Government Spending

How the Federal Budget Deficit Doubled in a Single Year

It's not the first time that has happened, but there are key differences about what happened this year.


It's not totally unprecedented to see the federal budget deficit double from one year to the next, as it seems to have done this year.

But those occasions, at least in the past 50 years, have always corresponded with bad stuff happening to the national economy. Deficits surged in the late 1970s and early 1980s thanks to high inflation and a series of recessions. The budget deficit doubled between 2002 and 2003 thanks to a recession and as the War on Terror kicked off. And it skyrocketed again during the crises that bookended the 2010s: the mortgage crisis and the COVID-19 pandemic.

This year will likely be added to that list. The Congressional Budget Office last week projected that the federal government will post a deficit of $2 trillion when the current fiscal year ends on September 30.

At first blush, that might not appear to double last year's budget deficit of about $1.4 trillion, but keep in mind that last year's total included roughly $400 billion for President Joe Biden's student loan forgiveness plan—funds that were never spent because the Supreme Court struck down the proposal, as the CBO notes.

Compared to those other historical examples, however, this year seems like an outlier. Unemployment is low, the economy has been growing steadily, and inflation has significantly abated. America does not seem to be in a crisis at the moment, but the government's balance sheet certainly is.

And it is that way, in large part, because of the government's own programs—as opposed to, say, an external event like a pandemic or a mortgage crisis. The drivers of this year's rising deficit are four-fold, and three of them are the result of decades of poor policymaking: rising interest costs on the $33 trillion national debt, higher Social Security outlays, and more Medicare spending. As Axios points out, those three categories added more than $390 billion to the deficit relative to last year—a tremendous jump in a single year.

The fourth category is falling federal income tax revenue, which is responsible for about $171 billion of the added deficit this year versus last. That's likely a blip and not a long-term problem—federal tax revenue was unexpectedly high a year ago, and bigger swings in annual revenue tallies seem to be becoming more common, as The Wall Street Journal explained in May.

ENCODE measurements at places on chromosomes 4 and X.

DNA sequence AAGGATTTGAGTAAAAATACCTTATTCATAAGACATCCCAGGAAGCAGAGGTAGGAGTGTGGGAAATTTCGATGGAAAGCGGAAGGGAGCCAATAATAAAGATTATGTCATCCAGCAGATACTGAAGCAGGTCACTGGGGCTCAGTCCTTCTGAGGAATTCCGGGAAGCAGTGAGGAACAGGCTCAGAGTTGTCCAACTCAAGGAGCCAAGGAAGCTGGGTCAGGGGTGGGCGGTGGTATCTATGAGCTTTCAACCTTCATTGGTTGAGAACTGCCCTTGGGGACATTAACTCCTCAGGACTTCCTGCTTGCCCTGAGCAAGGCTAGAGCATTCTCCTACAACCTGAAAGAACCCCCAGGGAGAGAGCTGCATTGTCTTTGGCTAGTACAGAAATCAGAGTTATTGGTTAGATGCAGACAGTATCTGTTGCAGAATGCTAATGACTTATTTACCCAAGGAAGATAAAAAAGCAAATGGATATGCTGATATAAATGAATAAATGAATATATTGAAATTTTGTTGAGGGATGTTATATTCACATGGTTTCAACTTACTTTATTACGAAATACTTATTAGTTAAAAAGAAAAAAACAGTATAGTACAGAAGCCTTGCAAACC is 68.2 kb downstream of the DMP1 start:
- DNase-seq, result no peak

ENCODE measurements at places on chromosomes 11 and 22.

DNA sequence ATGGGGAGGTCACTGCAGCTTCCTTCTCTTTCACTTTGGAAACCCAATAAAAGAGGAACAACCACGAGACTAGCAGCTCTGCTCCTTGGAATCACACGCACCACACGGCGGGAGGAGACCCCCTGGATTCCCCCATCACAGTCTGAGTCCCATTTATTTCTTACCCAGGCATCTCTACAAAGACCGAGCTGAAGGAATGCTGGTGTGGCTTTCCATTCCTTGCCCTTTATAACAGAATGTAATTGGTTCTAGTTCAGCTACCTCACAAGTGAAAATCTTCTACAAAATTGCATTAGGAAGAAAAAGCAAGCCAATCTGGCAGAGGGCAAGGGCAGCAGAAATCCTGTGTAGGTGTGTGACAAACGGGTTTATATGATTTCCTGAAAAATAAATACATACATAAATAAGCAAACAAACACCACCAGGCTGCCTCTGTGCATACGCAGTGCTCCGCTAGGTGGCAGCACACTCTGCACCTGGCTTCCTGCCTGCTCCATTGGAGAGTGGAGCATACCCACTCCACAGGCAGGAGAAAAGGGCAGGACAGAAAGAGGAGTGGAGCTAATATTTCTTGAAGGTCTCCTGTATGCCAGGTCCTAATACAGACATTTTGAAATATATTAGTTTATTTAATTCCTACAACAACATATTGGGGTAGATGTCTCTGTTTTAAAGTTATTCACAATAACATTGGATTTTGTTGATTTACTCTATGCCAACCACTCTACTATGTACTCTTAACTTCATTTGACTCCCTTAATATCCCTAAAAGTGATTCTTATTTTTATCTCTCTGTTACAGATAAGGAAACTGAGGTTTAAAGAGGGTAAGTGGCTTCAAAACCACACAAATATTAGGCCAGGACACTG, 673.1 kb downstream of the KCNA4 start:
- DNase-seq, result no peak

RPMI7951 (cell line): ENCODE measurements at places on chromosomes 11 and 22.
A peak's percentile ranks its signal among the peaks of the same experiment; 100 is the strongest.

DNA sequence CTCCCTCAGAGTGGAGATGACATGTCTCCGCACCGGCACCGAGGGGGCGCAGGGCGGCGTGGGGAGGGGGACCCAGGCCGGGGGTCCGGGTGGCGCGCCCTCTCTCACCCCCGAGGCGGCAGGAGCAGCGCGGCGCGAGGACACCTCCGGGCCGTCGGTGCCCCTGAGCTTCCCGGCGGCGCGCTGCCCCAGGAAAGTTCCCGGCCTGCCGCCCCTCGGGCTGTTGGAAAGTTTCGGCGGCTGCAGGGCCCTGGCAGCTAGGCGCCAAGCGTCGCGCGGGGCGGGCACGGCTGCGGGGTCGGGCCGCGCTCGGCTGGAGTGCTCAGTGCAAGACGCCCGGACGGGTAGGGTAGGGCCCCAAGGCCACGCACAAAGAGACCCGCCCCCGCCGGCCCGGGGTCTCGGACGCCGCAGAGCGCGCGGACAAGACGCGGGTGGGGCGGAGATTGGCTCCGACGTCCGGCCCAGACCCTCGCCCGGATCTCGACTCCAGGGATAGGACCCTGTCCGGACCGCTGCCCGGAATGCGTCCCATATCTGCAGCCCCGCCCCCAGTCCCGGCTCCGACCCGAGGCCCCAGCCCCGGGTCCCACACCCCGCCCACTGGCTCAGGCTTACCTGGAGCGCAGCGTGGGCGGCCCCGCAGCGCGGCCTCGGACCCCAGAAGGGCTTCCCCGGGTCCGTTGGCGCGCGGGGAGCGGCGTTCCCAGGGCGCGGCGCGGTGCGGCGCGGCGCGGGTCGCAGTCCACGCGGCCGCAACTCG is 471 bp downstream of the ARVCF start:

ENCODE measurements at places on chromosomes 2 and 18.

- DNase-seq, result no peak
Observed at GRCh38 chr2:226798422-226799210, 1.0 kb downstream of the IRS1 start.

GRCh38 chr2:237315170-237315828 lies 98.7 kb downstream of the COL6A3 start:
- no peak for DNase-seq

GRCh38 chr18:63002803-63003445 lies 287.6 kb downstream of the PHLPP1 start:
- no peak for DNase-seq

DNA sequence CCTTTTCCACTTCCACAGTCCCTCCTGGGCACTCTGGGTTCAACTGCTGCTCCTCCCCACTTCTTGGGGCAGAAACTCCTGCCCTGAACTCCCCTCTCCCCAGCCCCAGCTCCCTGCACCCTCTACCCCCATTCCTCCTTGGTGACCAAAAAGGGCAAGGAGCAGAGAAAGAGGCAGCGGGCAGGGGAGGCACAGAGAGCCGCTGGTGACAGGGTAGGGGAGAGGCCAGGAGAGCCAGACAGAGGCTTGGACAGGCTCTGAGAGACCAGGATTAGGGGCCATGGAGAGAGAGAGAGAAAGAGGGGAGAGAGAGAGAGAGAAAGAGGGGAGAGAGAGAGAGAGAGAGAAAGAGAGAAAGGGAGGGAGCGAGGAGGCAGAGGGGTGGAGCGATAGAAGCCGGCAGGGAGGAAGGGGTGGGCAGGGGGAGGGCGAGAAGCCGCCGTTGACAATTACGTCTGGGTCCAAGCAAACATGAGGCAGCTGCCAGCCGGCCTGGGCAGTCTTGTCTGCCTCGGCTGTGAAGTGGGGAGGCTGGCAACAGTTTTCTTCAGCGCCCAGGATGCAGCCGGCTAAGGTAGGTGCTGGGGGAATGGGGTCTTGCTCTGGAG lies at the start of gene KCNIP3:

That's not the case for the other three categories driving this year's deficit, all of which are going to keep getting worse for the foreseeable future.

The two big federal entitlement programs are both on a trajectory toward insolvency. Lawmakers have known that for a long time, and have chosen to do nothing about it. They've also known that as the country ages and, in particular, as the Baby Boomer generation grows old, those programs would be strained. Again, they've done nothing about that looming problem.

The rising cost to service the national debt, meanwhile, is a feedback loop created by the other poor decisions and compounded by higher interest rates. Over the next decade, the federal government will spend $10.6 trillion just to pay the interest on borrowing that's already occurred or is planned—and that total could go up if the federal government has to respond to an unexpected crisis or if lawmakers vote for higher levels of borrowing in future budgets.

The current pace of borrowing is staggering. The federal government has borrowed $1 trillion since June 15.

"We are becoming numb to these huge numbers, but it doesn't make them any less dangerous," said Maya MacGuineas, president of the Committee for a Responsible Federal Budget, in a statement last week.

The big difference, then, between this year and 2002 (or 1977 or any of the few other times in recent history when the deficit has doubled) is that the drivers of this year's shocking deficit growth are not temporary problems. They are structural problems—either as so-called "mandatory spending" or as a function of the borrowing the government has already done—that will continue to mount until they are meaningfully addressed.